1. People who can’t express their feelings may be very sensitive.

Most of the time, people don't even realize they feel hurt because they haven't said anything about it. But people just because some people hide their feelings doesn’t mean they don’t have them. Those who have trouble expressing their feelings may be extremely sensitive to even the smallest issues. They might find it exhausting to deal with these emotions all the time, so they think the best thing to do is just not say anything. Even more, they may fear being rejected if they do open up about their emotions.

“Rejection is not just disempowering, it erodes your self-esteem and alters your decision-making ability. Oftentimes, many internalize rejection and that creates a cycle of lowered expectations. Why address what you feel when you already feel it will be dismissed,” Clarissa Silva, behavioral scientist/relationship coach and creator of Your Happiness Hypothesis Method says.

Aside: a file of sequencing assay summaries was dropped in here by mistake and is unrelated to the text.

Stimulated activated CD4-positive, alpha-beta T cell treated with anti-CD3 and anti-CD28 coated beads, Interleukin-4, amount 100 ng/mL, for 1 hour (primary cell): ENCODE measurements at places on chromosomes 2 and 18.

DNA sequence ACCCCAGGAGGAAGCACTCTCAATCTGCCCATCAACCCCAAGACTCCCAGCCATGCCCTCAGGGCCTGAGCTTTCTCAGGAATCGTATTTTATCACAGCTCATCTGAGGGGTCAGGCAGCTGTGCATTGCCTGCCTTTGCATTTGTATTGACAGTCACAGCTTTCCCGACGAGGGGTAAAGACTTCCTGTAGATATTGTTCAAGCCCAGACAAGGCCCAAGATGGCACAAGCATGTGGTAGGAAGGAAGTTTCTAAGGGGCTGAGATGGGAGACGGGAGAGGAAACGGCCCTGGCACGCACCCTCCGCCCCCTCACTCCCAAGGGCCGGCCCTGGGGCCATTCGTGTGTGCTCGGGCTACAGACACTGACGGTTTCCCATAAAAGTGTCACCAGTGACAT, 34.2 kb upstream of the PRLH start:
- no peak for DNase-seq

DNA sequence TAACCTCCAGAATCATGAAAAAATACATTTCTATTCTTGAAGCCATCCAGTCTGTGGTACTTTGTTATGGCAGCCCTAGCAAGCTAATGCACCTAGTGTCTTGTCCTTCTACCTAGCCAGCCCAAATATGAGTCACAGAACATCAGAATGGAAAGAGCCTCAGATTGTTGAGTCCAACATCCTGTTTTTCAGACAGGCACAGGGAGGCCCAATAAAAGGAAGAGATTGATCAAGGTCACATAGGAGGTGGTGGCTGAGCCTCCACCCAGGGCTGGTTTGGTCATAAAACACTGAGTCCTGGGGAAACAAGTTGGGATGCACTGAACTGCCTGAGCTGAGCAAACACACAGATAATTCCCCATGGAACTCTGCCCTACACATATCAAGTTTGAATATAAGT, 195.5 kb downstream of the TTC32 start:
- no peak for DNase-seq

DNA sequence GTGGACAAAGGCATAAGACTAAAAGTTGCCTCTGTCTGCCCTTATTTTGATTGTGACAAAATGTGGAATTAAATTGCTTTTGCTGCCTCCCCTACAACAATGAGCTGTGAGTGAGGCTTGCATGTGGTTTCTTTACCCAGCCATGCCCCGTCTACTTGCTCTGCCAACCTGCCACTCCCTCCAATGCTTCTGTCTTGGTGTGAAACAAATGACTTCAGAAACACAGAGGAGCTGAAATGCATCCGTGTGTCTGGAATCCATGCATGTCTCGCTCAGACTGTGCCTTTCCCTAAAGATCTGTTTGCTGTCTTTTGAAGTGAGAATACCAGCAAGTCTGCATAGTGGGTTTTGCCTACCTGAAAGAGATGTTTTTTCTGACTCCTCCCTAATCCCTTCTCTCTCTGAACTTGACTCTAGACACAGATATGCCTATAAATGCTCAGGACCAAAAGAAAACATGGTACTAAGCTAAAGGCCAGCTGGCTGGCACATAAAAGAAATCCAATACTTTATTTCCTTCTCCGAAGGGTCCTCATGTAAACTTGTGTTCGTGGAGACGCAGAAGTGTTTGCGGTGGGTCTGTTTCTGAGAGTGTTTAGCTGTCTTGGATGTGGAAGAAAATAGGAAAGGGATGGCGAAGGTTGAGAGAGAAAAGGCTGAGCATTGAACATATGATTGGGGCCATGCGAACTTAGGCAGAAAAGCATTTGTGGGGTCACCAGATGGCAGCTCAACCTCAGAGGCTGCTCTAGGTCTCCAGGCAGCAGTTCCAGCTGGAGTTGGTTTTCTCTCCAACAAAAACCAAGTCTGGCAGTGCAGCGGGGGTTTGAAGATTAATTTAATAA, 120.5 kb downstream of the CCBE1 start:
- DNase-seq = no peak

2. Sarcasm might be used instead of conflict.

According to Silva, you may be someone who likes to avoid conflict at all costs. She says, “If expressing emotion will result in creating conflict and chaos around you, you will opt to not be expressive. You may be afraid of your own anger, confrontation, or conflict with others.” Silva notes that if you’re this type of person, you may even use sarcasm in order to steer clear of conflict.

Cilona adds, “A common fear often related to having difficulty expressing emotions is the fear of conflict. Negative, troubling emotions such as anger or resentment can result in a fear of expressing these emotions directly because they might lead to conflict.”

3. Being vulnerable can be pretty scary.

“Sensitivity and attempts to avoid emotional vulnerability are often associated with difficulty expressing emotions,” Cilona says. Silva also offers her insight, saying, “The fear of vulnerability is ultimately a fear of rejection or abandonment. You have been hurt before, so you are trying to avoid being hurt again.”

Putting yourself out there can be a pretty terrifying thing in general. If you’ve had a bad experience in the past, it may be even more difficult for you to open yourself up to the people around you.

4. Brushing off feelings is not an uncommon reaction.